It is common knowledge that mold is everywhere. Fungi, which include mold and mildew, make up more than one-quarter of all life on earth, and some molds contribute significantly to our quality of life.
Recently, there has been increasing interest in the potentially damaging health effects a small number of mold species can have. These effects raise concerns for those involved in the roofing industry because mold increasingly has been found in commercial roof assemblies and can affect indoor air quality. In many cases, the ceiling plenum, which is in contact with a roof assembly, becomes the return air duct for a building.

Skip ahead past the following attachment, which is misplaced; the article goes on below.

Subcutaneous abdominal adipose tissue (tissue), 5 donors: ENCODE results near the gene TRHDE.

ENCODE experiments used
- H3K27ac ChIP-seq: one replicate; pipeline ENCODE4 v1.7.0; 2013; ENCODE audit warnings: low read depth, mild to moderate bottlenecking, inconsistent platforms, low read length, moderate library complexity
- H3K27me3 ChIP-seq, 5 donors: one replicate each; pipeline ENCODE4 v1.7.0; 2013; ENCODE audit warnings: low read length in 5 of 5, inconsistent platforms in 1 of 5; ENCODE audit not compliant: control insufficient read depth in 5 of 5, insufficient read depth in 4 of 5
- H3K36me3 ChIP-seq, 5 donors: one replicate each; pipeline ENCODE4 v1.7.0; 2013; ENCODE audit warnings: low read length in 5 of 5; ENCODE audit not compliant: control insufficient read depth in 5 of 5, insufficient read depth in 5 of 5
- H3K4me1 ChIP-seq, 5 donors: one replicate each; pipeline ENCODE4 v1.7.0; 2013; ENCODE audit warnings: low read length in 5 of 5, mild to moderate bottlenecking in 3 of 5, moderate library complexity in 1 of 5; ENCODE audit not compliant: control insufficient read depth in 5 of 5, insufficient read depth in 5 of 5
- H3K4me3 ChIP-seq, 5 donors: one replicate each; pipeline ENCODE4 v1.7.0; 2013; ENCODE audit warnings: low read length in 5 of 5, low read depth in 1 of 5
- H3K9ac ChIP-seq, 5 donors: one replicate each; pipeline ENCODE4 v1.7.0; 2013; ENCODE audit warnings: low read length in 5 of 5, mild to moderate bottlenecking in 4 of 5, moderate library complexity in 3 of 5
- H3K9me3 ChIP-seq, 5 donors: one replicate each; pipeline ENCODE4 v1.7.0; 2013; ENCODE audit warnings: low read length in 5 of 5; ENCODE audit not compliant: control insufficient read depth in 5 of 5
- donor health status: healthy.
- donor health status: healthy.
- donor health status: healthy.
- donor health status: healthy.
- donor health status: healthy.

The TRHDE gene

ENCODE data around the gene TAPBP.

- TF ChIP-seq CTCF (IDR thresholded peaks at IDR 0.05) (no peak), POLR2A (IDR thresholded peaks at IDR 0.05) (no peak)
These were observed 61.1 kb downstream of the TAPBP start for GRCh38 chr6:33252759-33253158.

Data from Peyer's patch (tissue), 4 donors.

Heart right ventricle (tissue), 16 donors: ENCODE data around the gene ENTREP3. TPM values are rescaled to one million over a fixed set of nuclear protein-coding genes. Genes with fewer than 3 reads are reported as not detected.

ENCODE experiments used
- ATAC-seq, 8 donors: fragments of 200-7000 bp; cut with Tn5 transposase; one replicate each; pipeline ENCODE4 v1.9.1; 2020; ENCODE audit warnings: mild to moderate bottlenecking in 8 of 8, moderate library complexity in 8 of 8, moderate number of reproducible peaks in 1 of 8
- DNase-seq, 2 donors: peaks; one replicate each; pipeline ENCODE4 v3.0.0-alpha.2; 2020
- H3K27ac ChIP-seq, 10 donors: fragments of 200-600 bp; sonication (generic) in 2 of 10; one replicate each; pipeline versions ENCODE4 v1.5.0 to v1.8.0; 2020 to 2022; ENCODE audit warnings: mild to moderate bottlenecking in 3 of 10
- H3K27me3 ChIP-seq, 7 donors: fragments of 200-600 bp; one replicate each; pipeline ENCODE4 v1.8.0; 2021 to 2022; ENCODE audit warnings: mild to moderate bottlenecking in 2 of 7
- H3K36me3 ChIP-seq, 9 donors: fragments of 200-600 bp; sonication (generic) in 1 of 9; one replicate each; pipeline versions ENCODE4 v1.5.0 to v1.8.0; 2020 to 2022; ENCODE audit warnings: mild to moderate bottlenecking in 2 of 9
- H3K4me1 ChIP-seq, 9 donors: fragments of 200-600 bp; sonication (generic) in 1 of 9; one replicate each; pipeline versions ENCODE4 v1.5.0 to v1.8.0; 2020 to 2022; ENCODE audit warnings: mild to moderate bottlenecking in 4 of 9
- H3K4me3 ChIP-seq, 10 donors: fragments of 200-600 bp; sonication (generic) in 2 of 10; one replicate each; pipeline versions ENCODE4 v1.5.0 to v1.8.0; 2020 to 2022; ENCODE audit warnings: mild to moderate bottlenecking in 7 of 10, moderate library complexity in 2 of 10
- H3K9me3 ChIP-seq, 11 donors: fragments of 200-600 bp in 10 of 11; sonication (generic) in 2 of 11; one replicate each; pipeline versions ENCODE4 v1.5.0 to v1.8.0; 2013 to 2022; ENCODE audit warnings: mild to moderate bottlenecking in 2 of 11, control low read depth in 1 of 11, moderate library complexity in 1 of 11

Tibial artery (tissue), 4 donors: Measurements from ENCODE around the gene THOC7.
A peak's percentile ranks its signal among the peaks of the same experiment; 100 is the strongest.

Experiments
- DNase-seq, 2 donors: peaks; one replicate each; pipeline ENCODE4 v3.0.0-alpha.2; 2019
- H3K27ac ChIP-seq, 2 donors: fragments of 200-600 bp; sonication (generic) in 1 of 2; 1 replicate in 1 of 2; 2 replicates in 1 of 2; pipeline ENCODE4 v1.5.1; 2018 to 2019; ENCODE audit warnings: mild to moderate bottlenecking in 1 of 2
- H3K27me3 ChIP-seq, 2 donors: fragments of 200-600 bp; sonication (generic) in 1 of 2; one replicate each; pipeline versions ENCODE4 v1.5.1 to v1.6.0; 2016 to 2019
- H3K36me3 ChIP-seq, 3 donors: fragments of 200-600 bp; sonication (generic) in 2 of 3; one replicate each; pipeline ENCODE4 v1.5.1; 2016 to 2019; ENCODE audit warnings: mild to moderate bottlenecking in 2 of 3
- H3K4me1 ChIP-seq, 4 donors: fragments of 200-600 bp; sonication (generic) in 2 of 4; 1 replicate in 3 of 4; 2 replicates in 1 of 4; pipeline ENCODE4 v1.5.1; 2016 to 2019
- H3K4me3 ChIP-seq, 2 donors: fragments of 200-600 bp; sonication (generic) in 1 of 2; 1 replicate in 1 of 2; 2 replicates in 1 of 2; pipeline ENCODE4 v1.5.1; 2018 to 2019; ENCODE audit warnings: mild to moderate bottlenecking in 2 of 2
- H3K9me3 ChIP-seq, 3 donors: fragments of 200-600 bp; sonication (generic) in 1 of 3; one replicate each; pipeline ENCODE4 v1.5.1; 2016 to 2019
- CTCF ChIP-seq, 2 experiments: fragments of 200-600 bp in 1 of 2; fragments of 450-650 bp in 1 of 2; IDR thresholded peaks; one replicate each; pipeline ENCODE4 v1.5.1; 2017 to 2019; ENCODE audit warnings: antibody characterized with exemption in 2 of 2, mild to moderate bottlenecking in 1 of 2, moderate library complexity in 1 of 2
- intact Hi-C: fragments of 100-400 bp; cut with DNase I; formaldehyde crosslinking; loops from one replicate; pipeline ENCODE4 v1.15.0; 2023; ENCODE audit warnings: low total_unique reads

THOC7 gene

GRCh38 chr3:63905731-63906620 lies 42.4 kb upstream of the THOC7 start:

Occupied buildings with interior moisture sources, such as recreation centers, paper manufacturing and food-processing plants, multifamily buildings and schools, can generate water vapor, which must dissipate or be ventilated so it does not accumulate and become a mold source.